MOVING OCEANS?: New research is suggesting that jellyfish and other small ocean dwellers might play a big role in mixing the ocean's waters. Pictured are Mastigias jellyfish that the authors studied in Jellyfish Lake, Palau. Image: K.KATIJA/J.DABIRI
Here's a puzzle: A child pees in the shallow end of a pool and then swims to the deep end. Which end should you avoid? Conventional wisdom holds that the deep end would be safe (until the pool's normal circulation mixed the contaminated water throughout). But according to new research—and old observations by Charles Darwin, the grandson of the more famous Charles Darwin—it would be wise to avoid most of the child's path through the water.
The force at work, called induced drift, happens in the sea, too. In centuries past, people thought that the movement of ocean water was the result of the sun's and moon's tidal forces, Earth's rotation and weather, along with fishes' fluttering tails, notes William Dewar, a professor of physical oceanography at Florida State University in Tallahassee. As it turns out, those earlier thinkers might not have been as off base as many contemporary scientists have assumed.
According to a paper that will be published tomorrow in Nature, the induced drift caused by billions of swimming creatures, especially small crustaceans, could be a force on par with the tides and wind in mixing ocean water. (Scientific American is part of the Nature Publishing Group.)
In a swimming pool the mixing might not be so necessary—or even desirable—but in the open ocean, mixing is an important way to move nutrients among layers and to maintain temperature balances that keep currents flowing.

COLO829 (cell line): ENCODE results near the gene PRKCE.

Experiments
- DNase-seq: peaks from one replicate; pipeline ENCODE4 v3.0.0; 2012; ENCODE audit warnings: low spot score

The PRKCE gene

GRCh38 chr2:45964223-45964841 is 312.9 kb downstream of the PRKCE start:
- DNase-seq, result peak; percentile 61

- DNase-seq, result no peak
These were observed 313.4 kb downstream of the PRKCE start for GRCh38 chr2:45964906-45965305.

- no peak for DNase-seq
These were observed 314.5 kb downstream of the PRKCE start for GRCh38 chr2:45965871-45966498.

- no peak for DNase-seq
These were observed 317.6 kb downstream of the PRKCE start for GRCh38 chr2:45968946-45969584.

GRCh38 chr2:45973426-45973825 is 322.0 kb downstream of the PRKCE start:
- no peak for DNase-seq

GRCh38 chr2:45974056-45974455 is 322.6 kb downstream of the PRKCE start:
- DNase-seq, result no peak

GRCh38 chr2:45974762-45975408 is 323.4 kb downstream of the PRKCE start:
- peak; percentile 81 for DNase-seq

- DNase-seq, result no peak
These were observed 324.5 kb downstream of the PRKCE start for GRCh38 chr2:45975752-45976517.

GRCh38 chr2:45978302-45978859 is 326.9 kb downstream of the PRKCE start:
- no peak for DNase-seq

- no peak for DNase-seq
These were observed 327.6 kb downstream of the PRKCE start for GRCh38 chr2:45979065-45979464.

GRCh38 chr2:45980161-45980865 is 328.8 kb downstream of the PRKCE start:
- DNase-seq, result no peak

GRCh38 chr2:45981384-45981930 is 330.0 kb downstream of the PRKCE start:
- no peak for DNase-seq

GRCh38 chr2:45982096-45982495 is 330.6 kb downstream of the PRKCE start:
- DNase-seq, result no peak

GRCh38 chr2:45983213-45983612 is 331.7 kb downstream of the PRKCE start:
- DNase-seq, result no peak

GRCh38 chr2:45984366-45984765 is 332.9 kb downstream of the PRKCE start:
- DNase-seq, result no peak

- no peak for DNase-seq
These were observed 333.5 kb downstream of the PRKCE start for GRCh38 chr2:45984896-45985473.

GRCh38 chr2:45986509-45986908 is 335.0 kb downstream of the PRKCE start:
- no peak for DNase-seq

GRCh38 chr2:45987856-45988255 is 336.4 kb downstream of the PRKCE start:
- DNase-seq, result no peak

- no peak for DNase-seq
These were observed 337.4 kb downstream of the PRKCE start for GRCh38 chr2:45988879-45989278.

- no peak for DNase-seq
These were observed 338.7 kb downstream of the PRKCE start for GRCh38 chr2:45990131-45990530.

The idea isn't new: Dewar, who wrote an accompanying views piece, co-authored a 2006 paper in the Journal of Marine Research, which observed increased water turbulence in large schools of krill and proposed that the creatures' tiny flutters could be churning waters on a large scale. "Zooplankton on the whole are pretty small," Dewar concedes. "Because of that, there are some legitimate concerns about how effectively they can mix [layers of] water."
Wouldn't the water's viscosity—its resistance—quickly overcome tiny amounts of turbulence caused by small zooplankton?
Actually, the new study's authors, Kakani Katija and John Dabiri from the California Institute of Technology in Pasadena, have shown that far from hindering the movement, water's viscosity actually enhances it. The principle observed by Darwin was that a solid body, whether it is a car or krill, moving through a fluid (air or water, respectively) will tend to take some of that fluid's particles along with it—hence the concept of induced drift. And as that fluid becomes thicker and more inclined to stick to the object, the amount of drift increases.
To put it simply, Dewar explains: "These animals go swimming, and they take the water along with them. It looks like they're pretty good at this."